It was frustrating to see two weeks of buildup in the brewing beef between Zayn and Raw general manager Mick Foley (which felt like a trade to SmackDown could be imminent) so easily tossed aside. Owens and Zayn are always money together inside the ring and they proved that once more on Monday. But with nothing at stake in terms of prize or story line, there was very much a "cheap thrill" element to the booking, especially since the goal was simply to make Owens look strong again after his loss to Reigns the previous week.
Amore's brief backstage segment with Ric Flair was everything it should have been from a comedic standpoint (including Amore's closing line of "I won't be soft, baby"). Seriously, "Enzo and The Natch" -- it just has a certain ring to it. Can we get them a sitcom or at least a WWE Network special?
Amore's hotel room debacle provided equal moments of good and bad in terms of entertainment, but I will say this for Rusev: He may be the heel in this feud, yet the storyline treatment his wife Lana has received from Amore (and Reigns before him) has been far from babyface behavior. I don't think it's out of line to suggest Enzo's character had it coming.
The booking to the finish of Rollins' singles match with the Big Show was atrocious, as the giant walked off and willingly accepted a countout loss after choke-slamming Owens into the ring (which was a setup for Rollins to land a Pedigree). But let's not bury the lead: hats off to The Big Show for coming back in such great shape. In recent weeks, he gave interviews to multiple outlets saying he is under 400 pounds for the first time since 1995. And he was sporting a legit beard, to boot.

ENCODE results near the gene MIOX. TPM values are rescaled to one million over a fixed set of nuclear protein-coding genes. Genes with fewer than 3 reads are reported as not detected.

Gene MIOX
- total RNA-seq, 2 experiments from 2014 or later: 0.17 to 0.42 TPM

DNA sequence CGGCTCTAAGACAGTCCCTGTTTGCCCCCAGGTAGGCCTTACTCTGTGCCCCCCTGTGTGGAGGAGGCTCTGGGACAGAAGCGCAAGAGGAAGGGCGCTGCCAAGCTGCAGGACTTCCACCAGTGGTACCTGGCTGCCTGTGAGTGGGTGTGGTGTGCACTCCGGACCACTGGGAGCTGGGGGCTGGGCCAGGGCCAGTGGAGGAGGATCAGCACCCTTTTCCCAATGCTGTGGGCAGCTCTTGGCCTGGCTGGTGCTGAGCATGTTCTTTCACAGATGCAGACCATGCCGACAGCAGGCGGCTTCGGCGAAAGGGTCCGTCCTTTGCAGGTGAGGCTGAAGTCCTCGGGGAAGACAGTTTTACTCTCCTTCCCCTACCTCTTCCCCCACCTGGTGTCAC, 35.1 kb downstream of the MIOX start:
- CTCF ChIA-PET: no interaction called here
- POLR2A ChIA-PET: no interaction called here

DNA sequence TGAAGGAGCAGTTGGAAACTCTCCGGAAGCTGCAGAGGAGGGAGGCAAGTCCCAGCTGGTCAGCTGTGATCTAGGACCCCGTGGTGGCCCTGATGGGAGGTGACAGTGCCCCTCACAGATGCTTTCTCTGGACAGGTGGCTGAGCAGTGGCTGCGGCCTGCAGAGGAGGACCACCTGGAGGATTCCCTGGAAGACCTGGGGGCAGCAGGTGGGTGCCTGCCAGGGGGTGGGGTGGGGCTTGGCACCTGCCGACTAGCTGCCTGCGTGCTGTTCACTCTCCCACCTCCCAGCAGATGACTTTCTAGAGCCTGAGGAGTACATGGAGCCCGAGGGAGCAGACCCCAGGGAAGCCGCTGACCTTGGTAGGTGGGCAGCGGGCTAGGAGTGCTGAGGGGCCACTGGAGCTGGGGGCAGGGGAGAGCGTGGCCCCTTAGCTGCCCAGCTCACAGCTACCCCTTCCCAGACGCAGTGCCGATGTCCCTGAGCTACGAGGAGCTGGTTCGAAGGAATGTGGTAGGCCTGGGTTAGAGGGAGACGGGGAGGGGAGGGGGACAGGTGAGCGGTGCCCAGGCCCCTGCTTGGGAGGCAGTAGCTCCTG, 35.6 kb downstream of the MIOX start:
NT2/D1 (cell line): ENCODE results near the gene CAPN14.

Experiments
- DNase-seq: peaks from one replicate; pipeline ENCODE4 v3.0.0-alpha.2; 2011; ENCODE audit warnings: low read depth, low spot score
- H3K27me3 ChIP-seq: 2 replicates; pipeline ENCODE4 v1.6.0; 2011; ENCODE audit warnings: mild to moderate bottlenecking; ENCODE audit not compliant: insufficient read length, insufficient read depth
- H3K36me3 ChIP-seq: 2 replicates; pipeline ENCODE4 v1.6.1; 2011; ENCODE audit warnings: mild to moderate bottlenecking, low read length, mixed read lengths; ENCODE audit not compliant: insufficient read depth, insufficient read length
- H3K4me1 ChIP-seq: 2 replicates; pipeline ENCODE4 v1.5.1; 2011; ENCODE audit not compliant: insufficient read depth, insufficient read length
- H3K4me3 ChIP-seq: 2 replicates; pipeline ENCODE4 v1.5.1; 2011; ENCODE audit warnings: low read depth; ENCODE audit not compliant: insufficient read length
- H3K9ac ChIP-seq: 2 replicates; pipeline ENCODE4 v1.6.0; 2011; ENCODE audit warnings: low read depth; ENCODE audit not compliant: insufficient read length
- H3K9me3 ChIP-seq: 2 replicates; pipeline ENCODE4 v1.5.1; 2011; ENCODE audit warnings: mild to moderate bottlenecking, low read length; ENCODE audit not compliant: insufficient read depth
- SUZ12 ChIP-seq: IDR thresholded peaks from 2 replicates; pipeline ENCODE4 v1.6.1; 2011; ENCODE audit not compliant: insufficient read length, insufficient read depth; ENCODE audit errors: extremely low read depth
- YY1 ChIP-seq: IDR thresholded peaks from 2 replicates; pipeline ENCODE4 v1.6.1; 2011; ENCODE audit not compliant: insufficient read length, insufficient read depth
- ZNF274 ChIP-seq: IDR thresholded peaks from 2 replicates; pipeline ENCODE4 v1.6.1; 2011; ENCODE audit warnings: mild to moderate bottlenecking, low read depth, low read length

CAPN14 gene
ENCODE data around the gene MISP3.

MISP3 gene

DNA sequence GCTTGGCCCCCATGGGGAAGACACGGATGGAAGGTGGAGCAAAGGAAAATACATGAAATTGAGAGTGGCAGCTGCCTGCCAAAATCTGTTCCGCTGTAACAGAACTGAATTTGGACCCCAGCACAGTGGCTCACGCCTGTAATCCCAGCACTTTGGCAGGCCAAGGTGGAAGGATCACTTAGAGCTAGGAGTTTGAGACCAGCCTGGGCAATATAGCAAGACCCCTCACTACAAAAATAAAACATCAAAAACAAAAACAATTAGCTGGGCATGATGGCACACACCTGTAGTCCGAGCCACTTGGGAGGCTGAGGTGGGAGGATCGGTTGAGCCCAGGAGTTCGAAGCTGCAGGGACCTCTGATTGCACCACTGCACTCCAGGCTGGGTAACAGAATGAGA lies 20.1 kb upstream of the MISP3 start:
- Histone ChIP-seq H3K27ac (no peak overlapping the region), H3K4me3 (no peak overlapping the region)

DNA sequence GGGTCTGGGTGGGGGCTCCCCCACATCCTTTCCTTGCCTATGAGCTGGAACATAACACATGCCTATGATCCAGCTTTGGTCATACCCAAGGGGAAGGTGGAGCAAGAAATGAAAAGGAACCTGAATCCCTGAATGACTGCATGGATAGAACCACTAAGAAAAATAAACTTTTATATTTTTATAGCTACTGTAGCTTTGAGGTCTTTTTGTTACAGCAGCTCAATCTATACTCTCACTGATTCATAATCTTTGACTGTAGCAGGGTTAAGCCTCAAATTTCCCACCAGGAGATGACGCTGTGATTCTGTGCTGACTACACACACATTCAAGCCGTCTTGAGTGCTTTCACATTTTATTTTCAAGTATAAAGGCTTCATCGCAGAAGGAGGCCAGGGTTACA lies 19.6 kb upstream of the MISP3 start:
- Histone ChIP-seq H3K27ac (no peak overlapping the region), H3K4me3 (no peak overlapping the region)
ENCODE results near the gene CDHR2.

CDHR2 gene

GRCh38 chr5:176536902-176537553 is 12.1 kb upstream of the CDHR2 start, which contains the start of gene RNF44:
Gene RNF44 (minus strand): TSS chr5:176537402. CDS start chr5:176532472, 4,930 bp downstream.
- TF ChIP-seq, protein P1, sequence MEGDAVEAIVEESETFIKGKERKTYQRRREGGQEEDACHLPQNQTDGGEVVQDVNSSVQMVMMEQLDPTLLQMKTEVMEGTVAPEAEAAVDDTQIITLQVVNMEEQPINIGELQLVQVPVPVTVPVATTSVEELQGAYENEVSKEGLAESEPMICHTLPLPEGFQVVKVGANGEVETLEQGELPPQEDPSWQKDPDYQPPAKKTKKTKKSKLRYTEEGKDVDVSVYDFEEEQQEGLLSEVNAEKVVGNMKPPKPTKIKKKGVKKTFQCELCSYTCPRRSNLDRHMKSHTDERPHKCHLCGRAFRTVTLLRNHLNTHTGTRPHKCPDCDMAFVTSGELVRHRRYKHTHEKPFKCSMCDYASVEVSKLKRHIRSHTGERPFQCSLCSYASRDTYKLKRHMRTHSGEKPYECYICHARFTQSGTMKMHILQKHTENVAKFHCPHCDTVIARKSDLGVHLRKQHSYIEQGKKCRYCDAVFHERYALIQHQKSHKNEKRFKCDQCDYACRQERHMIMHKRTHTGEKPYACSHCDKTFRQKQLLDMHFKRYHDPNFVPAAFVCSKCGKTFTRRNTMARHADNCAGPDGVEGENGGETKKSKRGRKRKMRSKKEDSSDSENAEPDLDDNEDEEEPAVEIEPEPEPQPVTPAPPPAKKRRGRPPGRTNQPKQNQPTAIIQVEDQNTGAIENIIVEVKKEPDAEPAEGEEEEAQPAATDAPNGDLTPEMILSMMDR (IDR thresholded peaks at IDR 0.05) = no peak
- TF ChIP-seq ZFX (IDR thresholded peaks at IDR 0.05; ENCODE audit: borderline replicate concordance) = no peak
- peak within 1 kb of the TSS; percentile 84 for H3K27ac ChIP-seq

WWE cruiserweight champion Rich Swann has such a captivating ability to take over the screen and instantly change the culture of what's happening with his dance moves and electric vibe. And his finish of TJ Perkins on Monday, after Perkins spring-boarded off the top rope and was met with a kick to the face was a fun end to a good little match:
- WWE (@WWE) December 6, 2016
I'm all for cruiserweight Jack Gallagher's in-ring antics and unique style, which he showcased in his Raw debut by defeating Ariya Daivari. But "The Extraordinary Gentleman" is going to have to bring something bigger to the dance than a dropkick as a finishing move.
It has happened twice now and both times have felt a bit backward. Can we stop having Banks, as a champion, issue PPV challenges to Charlotte? Shouldn't it be the other way around?
Move of the night
Kevin Owens and Sami Zayn produced plenty of great spots on Monday as they rekindled their rivalry. But for as good as Owens' flip over the top rope was, Zayn's tornado DDT off the second turnbuckle and onto the ring apron was even better.
- WWE Universe (@WWEUniverse) December 6, 2016
Line of the night
"You son of a b----! I'm your daughter. I'm your flesh and your blood. Who was she to dedicate her victory to my father? My father! You turn your back on me?" -- Charlotte, at her heel best, berating her father, Ric Flair, for celebrating with Raw women's champion Sasha Banks on last week's episode of Raw.